New grading for guidance is unfair

4th July 2003 at 01:00
The recent release of the "job-sizing" exercise throughout Scotland has demonstrated one of the most unfair and incompetent processes that could have been imposed on any profession at any time. Such is the incredibility of the results, I cannot really believe that a revision is not inevitable.

The differentials found between subject principal teachers within and between secondary schools are impossible to understand and, even if they were explained , the rationale used may in many cases be quite different come August.

The main concern I have, however, is the way in which our principal teachers of guidance have been treated. In Moray, for instance, seven of the eight secondary schools have their principal guidance posts graded at level one, with the remaining one at level two. My contacts with other education authorities have indicated a similar trend.

What does a principal guidance teacher have to do to be rated at a higher level? If it is having responsibility for assistant principal teachers of guidance, that criterion disappears in August. If it is having responsibility for a budget, that can change with a rearrangement of remit.

My own school situation may not be untypical. It was very clear during the job-sizing exercise that guidance was not in a position to "do well". The questions just did not allow it. The toolkit was inappropriate.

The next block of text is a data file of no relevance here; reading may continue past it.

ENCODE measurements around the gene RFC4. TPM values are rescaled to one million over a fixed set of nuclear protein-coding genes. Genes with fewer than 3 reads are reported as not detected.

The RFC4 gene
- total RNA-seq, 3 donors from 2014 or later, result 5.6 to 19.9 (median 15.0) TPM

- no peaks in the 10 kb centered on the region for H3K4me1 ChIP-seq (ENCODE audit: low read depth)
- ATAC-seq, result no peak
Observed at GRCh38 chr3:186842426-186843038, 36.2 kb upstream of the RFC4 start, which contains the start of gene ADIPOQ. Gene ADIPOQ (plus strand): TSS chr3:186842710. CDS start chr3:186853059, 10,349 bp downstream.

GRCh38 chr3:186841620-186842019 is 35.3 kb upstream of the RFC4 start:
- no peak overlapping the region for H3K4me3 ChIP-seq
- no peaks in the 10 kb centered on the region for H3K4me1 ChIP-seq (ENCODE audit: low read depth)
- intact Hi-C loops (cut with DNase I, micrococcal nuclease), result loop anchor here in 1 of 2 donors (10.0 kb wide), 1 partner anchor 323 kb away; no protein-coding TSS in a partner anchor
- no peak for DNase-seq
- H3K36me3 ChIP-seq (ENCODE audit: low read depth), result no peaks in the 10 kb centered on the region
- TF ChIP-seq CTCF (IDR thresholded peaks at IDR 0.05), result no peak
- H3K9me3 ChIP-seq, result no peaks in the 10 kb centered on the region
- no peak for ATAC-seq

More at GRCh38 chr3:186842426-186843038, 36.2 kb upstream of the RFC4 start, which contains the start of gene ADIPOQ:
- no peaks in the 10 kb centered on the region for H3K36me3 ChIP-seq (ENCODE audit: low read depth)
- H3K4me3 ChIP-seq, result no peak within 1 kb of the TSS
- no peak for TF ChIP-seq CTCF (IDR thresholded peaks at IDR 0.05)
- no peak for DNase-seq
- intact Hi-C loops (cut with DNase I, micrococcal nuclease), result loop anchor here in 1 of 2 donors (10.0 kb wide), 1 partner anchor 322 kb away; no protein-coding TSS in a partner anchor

Despite our union representatives' attendance, the completed forms were submitted with little faith, and indeed in some cases were unsigned.

Naively, I did not really think such blatant inequality was possible. How wrong I was.

This guidance team is the same one which had its work identified as a major strength by HMI earlier this year; the same one which teaches social and vocational skills to all the S3 and S4 cohorts and manages 11 tutors in personal and social education; the same one which supports the authority's inclusion policy and which involves itself with the outside agencies to help maintain youngsters in full-time education; the same one which supplies sporting, cultural and social support for almost all extracurricular activities throughout the school.

Finally, this is the same team which, on the very day after receiving news of its new "worth", spent 10 minutes discussing the news and the remaining 45 on ways to improve the primary 7 day next year by running extra activities for the pupils during their lunch break. I rest my case.

Please, will those who can revisit this toolkit and integrate processes which allow common sense and fairness to prevail?

Graham Milne (soon to be depute but proud to be known as assistant head guidance) Elgin Academy

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